• No more than 3 fishing lines in the water at once.
  • During April through June (prime Tarpon season),  NO break away gear such as bobbers, floats, rubber bands, etc..  This is exclusive to Boca Grande Pass.

Standard Rules regulations for Tarpon fishing:

  • Never gaff a fish.
  • Leave the tarpon in the water while photographing and removing hooks.
  • Tired fish can be revived by towing slowly forward with the boat.
  • Using circle hooks increases the survival of fish.

sanibel-tarpon fishing

Captain Wes Skinner Native Fort Myers Fishing Guide

I was born in Fort Myers and have been a lifelong resident.  Growing up in this area was a special time.  My uncle introduced me to the sport of fishing in the Fort Myers, Sanibel and Pine Island back bays and I’ve been hooked ever since!  He taught me how to tie knots, throw a cast net and the best places to catch fish.  I’ve learned that there are never two days of fishing that are ever the same.  The only thing that’s consistent with fishing in S.W. Florida are the inconsistencies.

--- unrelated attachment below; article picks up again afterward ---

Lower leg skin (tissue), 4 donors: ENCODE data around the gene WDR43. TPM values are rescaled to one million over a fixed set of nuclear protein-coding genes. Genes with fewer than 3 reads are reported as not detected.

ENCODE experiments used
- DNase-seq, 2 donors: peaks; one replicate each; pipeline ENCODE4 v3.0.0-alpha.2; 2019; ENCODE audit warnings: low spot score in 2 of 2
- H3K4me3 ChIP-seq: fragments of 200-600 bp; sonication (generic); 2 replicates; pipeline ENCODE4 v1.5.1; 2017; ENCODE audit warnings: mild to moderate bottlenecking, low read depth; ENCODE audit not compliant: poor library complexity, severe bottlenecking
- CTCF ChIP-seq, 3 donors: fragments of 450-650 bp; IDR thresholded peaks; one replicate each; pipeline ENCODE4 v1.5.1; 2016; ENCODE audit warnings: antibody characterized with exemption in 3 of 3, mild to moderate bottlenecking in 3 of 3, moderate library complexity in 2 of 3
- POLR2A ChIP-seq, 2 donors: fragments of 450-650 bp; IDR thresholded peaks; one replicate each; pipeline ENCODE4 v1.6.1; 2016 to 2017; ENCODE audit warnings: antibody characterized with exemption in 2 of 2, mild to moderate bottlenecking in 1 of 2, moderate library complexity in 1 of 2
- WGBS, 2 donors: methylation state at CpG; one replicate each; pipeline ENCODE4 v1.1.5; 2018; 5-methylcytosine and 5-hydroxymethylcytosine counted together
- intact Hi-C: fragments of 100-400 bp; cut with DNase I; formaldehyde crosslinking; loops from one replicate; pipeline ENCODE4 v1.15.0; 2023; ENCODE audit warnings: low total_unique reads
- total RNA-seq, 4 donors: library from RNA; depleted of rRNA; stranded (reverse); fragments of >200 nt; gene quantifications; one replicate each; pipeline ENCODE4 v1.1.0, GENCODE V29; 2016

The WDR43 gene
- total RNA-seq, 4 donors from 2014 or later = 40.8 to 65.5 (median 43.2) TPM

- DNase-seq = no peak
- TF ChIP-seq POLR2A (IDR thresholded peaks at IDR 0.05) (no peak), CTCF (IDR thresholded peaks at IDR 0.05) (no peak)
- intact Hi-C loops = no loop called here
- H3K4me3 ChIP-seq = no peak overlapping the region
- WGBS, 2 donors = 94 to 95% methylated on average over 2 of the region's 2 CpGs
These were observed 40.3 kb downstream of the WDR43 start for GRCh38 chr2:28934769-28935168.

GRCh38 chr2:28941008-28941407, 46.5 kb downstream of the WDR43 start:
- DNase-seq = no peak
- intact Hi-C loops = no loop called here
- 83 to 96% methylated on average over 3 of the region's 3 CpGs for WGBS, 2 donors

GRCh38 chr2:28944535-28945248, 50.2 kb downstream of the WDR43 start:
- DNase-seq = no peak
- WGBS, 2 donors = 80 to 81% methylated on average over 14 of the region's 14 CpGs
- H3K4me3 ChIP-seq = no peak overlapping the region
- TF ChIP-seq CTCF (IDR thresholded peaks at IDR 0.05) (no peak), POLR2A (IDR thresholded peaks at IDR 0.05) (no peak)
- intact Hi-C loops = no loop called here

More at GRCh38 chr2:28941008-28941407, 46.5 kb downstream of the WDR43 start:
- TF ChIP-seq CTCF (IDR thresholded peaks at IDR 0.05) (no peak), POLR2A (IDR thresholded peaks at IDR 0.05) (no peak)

The fishing varies from day to day based on the moons, tides and weather etc…  I’ve inherited his theories of fishing and acquired some of my own along the way. I’ve fished Fort Myers and Sanibel Island, my whole life and spent a lot of time on these waterways scouting for areas which may be rich in Snook, Redfish, Trout and Tarpon.

Now I have the opportunity to guide my clients through those Mangrove Islands,  that provided me with endless hours of fishing memories.  Come spend a day with me, so I can show you the beauty of fishing the back bays of Fort Myers, Naples, and Sanibel Island.

Learn more about fishing with Captain Wes by clicking here.